During his visit, starting on Thursday, Putin will meet with Chinese leader Xi Jinping to discuss “cooperation in various fields of bilateral relations … as well as international and regional issues of common concern,” according to the ministry, though specific details were not disclosed.

The Kremlin confirmed the visit, noting that Putin is attending at Xi’s invitation and highlighting that this will be Putin’s first foreign trip since beginning his fifth term in office.

China has politically supported Russia amid the Ukraine conflict, exporting machine tools, electronics, and other goods aiding the Russian war effort, though it has refrained from exporting weaponry. China also remains a crucial market for Russian energy exports, which bolster the Kremlin’s finances.

Despite projecting itself as a neutral party in the Ukraine conflict, China maintains a “no limits” relationship with Russia, opposing Western economic sanctions against Russia and participating in joint military drills.

The two nations, both large authoritarian states, increasingly oppose democracies and NATO while expanding their influence in Africa, the Middle East, and South America.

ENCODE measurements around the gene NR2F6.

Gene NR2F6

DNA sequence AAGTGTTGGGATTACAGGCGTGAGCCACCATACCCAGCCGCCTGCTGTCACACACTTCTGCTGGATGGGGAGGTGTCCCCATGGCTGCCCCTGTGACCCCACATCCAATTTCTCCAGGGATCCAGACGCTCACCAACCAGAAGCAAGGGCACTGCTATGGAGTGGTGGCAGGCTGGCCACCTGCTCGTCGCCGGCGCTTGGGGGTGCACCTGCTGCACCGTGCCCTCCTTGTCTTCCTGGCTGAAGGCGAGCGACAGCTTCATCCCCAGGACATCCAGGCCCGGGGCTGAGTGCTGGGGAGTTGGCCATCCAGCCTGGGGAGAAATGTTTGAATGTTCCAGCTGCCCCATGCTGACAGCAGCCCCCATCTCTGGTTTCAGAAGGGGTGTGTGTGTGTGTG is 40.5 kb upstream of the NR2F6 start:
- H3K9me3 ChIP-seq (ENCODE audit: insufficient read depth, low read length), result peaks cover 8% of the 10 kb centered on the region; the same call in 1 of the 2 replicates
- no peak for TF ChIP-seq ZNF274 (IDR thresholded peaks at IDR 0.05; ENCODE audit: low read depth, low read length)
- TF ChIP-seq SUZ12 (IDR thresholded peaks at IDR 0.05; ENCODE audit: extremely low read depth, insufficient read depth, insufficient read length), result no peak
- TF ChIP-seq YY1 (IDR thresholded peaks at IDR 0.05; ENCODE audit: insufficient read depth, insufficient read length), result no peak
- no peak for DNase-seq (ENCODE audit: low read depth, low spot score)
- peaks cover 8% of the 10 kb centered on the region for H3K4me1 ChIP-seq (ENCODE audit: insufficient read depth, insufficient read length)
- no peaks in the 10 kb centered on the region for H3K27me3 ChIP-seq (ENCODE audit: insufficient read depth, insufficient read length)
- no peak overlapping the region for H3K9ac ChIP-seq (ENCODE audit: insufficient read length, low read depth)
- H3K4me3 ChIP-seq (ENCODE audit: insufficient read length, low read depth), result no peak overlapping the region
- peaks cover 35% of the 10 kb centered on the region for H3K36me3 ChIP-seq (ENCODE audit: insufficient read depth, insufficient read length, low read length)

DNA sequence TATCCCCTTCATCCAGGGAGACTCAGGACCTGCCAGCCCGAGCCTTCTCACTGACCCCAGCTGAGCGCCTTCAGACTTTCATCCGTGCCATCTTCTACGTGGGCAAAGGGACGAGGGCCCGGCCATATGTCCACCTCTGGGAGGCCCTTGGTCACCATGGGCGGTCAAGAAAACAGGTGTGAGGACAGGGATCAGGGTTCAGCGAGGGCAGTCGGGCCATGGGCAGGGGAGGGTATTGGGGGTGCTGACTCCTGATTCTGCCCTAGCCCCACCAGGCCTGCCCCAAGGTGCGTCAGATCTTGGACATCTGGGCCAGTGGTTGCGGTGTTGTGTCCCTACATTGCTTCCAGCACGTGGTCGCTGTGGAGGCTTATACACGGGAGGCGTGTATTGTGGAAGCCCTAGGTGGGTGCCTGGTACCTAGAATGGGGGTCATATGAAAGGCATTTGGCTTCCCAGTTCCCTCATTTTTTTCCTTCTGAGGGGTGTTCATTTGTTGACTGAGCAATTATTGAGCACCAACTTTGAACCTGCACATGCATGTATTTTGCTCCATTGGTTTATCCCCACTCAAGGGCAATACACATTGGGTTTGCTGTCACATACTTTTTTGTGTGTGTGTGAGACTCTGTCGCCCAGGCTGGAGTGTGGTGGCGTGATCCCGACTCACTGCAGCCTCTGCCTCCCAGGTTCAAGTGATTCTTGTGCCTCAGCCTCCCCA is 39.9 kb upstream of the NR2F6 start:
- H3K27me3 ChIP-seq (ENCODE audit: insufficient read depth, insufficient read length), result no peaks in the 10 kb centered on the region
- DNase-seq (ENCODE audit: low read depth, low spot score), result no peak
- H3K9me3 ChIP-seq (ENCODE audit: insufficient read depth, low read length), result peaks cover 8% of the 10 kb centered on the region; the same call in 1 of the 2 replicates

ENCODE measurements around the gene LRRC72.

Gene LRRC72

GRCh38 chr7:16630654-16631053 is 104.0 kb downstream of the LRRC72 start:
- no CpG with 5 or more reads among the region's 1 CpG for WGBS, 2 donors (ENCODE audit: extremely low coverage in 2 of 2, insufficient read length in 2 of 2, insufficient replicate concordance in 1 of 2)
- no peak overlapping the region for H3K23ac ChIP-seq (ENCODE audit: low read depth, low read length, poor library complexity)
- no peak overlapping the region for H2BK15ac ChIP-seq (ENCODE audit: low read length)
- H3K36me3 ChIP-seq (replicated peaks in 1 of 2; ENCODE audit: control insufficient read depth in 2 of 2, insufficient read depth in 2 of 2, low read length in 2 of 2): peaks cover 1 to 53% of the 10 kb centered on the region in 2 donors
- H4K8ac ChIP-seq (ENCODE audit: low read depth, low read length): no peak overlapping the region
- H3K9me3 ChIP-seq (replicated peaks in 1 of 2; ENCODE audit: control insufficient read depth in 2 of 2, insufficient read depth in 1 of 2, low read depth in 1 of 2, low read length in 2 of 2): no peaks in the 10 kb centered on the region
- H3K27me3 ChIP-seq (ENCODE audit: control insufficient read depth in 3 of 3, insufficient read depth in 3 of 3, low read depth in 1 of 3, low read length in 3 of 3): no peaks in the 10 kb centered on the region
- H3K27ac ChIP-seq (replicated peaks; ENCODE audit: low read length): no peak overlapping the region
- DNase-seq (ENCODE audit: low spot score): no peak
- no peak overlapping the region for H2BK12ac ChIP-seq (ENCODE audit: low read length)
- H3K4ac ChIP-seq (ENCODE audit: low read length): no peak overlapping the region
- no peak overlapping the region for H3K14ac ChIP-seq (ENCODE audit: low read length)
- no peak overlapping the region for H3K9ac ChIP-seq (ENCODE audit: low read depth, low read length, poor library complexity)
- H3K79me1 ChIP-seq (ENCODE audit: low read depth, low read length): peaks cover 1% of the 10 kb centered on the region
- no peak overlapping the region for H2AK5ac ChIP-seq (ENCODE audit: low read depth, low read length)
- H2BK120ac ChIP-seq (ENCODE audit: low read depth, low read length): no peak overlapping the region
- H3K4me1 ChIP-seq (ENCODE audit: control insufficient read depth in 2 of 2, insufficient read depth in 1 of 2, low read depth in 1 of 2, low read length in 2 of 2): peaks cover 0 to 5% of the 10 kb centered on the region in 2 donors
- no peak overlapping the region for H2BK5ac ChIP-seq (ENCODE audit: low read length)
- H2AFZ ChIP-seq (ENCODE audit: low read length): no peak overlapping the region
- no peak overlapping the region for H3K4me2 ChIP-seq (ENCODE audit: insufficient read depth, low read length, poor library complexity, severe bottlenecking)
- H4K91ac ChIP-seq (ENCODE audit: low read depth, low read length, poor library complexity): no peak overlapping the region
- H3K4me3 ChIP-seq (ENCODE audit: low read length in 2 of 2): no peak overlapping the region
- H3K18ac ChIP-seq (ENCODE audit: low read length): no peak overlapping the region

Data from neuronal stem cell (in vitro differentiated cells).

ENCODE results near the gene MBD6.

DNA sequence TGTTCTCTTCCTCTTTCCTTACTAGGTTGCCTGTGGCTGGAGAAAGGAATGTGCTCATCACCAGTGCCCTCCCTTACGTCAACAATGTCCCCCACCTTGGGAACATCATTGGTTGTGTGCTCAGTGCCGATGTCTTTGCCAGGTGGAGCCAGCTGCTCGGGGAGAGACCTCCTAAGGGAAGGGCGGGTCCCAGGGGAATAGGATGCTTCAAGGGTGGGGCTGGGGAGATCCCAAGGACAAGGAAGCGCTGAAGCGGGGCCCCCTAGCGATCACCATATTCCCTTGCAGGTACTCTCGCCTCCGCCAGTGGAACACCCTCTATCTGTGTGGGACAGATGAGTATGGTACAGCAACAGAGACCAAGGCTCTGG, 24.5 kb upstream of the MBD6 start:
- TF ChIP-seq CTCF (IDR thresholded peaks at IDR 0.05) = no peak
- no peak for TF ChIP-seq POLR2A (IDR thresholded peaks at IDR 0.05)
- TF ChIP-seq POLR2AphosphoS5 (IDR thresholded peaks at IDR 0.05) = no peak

Putin’s visit coincides with the upcoming inauguration of William Lai Ching-te as Taiwan’s president, the self-governing island democracy that China claims and threatens to annex by force if necessary.

Recently, Xi Jinping returned from a five-day European tour, including visits to Hungary and Serbia, countries seen as close to Russia. This trip, Xi’s first to Europe in five years, aimed to bolster China’s influence and potentially create divisions between the EU and NATO, counterbalanced by China’s economic influence despite facing a housing crisis and slower economic growth.

Source: AP